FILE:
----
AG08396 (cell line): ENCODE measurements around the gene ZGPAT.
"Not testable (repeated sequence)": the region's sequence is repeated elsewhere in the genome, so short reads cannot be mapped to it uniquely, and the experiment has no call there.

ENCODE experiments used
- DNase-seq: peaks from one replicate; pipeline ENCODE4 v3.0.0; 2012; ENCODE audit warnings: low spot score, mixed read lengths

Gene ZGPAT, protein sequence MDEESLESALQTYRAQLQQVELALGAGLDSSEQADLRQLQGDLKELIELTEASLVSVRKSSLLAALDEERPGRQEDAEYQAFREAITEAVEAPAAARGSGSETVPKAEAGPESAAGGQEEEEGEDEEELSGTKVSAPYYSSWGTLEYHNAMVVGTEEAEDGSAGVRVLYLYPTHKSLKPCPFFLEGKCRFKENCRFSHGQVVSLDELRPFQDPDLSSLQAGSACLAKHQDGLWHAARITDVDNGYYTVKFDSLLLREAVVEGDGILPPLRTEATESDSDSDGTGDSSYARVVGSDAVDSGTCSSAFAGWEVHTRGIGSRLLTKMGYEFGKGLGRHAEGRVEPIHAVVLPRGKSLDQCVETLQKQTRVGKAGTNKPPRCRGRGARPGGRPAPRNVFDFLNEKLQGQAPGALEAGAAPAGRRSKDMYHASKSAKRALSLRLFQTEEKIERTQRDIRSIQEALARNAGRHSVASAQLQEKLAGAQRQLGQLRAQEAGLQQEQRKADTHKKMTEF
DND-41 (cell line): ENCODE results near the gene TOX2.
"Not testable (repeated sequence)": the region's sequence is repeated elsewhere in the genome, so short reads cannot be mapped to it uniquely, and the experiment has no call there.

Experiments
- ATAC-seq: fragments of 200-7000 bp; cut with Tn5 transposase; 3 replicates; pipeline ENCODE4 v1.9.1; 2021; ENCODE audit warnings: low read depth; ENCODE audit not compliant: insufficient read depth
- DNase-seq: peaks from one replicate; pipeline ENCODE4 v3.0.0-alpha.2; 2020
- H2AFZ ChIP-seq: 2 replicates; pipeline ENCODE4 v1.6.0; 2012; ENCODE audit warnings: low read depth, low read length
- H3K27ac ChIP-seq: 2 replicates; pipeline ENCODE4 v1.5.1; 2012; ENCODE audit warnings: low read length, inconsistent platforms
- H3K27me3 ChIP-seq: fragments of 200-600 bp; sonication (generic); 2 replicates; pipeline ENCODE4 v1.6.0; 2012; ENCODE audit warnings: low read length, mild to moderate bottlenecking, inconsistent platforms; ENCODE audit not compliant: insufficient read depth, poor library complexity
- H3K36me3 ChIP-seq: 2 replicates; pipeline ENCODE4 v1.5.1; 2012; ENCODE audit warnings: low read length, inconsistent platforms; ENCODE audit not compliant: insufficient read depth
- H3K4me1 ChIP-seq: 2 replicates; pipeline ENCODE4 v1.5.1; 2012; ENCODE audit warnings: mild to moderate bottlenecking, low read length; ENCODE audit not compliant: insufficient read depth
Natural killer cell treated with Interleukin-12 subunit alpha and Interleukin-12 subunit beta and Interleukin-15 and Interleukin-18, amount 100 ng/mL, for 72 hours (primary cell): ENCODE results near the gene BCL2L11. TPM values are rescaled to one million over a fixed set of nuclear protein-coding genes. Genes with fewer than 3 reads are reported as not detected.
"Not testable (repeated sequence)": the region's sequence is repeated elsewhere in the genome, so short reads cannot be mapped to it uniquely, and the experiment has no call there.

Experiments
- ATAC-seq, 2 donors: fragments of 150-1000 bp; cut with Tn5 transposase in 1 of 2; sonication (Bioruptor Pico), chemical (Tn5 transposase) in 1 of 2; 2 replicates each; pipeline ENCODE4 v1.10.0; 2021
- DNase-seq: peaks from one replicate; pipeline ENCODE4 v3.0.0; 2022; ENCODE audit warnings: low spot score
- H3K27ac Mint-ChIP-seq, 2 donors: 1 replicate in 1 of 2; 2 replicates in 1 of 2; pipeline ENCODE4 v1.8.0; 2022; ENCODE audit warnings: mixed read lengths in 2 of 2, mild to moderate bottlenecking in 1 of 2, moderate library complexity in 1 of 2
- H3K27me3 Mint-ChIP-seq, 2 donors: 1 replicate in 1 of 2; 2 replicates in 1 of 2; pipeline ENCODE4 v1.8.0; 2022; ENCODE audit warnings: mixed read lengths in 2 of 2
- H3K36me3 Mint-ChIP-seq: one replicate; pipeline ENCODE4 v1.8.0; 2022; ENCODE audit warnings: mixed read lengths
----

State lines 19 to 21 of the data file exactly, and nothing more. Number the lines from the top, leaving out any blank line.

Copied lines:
- ATAC-seq, 2 donors: fragments of 150-1000 bp; cut with Tn5 transposase in 1 of 2; sonication (Bioruptor Pico), chemical (Tn5 transposase) in 1 of 2; 2 replicates each; pipeline ENCODE4 v1.10.0; 2021
- DNase-seq: peaks from one replicate; pipeline ENCODE4 v3.0.0; 2022; ENCODE audit warnings: low spot score
- H3K27ac Mint-ChIP-seq, 2 donors: 1 replicate in 1 of 2; 2 replicates in 1 of 2; pipeline ENCODE4 v1.8.0; 2022; ENCODE audit warnings: mixed read lengths in 2 of 2, mild to moderate bottlenecking in 1 of 2, moderate library complexity in 1 of 2